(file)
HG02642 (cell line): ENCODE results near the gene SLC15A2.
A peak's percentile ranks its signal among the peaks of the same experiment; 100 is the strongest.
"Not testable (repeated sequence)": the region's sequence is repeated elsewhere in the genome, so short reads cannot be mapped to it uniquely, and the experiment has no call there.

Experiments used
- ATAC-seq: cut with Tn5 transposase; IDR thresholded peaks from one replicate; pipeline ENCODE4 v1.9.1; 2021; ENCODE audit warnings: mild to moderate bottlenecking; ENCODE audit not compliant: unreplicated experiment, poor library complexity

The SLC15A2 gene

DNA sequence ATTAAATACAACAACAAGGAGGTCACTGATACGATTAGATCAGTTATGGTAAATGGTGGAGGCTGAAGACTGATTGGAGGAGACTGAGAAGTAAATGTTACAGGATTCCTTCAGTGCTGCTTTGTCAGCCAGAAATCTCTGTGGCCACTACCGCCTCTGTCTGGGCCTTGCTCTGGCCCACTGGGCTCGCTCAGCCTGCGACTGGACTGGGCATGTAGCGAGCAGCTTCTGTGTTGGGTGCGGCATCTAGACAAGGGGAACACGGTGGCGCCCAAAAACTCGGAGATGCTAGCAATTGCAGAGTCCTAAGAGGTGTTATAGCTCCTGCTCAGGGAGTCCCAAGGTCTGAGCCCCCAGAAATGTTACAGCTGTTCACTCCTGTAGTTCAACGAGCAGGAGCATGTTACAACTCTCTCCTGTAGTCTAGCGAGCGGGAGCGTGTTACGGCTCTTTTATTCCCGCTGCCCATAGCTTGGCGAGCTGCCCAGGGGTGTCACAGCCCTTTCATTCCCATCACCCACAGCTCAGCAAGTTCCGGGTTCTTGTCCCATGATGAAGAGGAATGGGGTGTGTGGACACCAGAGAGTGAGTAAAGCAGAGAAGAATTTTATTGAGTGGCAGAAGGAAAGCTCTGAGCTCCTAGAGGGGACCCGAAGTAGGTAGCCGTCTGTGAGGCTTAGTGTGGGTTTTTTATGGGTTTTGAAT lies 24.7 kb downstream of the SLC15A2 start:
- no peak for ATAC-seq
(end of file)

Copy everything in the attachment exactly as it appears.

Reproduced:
HG02642 (cell line): ENCODE results near the gene SLC15A2.
A peak's percentile ranks its signal among the peaks of the same experiment; 100 is the strongest.
"Not testable (repeated sequence)": the region's sequence is repeated elsewhere in the genome, so short reads cannot be mapped to it uniquely, and the experiment has no call there.

Experiments used
- ATAC-seq: cut with Tn5 transposase; IDR thresholded peaks from one replicate; pipeline ENCODE4 v1.9.1; 2021; ENCODE audit warnings: mild to moderate bottlenecking; ENCODE audit not compliant: unreplicated experiment, poor library complexity

The SLC15A2 gene

DNA sequence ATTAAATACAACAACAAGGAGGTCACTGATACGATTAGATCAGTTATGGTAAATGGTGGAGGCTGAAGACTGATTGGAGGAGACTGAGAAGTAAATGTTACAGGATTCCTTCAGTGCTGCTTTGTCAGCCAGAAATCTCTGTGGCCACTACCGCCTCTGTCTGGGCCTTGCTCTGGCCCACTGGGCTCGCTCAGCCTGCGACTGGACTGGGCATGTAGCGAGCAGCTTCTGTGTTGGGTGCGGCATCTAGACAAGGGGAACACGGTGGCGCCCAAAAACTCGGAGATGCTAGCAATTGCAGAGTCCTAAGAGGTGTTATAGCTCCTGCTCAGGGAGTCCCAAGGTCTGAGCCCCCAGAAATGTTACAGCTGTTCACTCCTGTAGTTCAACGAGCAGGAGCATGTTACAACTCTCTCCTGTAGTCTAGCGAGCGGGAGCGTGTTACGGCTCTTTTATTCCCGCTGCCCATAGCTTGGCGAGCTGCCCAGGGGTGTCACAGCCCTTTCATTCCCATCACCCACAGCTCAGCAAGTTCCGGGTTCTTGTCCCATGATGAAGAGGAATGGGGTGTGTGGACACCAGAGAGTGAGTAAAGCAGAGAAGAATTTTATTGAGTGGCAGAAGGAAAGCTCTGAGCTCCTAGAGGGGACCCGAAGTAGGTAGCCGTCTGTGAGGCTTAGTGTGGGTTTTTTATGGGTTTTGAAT lies 24.7 kb downstream of the SLC15A2 start:
- no peak for ATAC-seq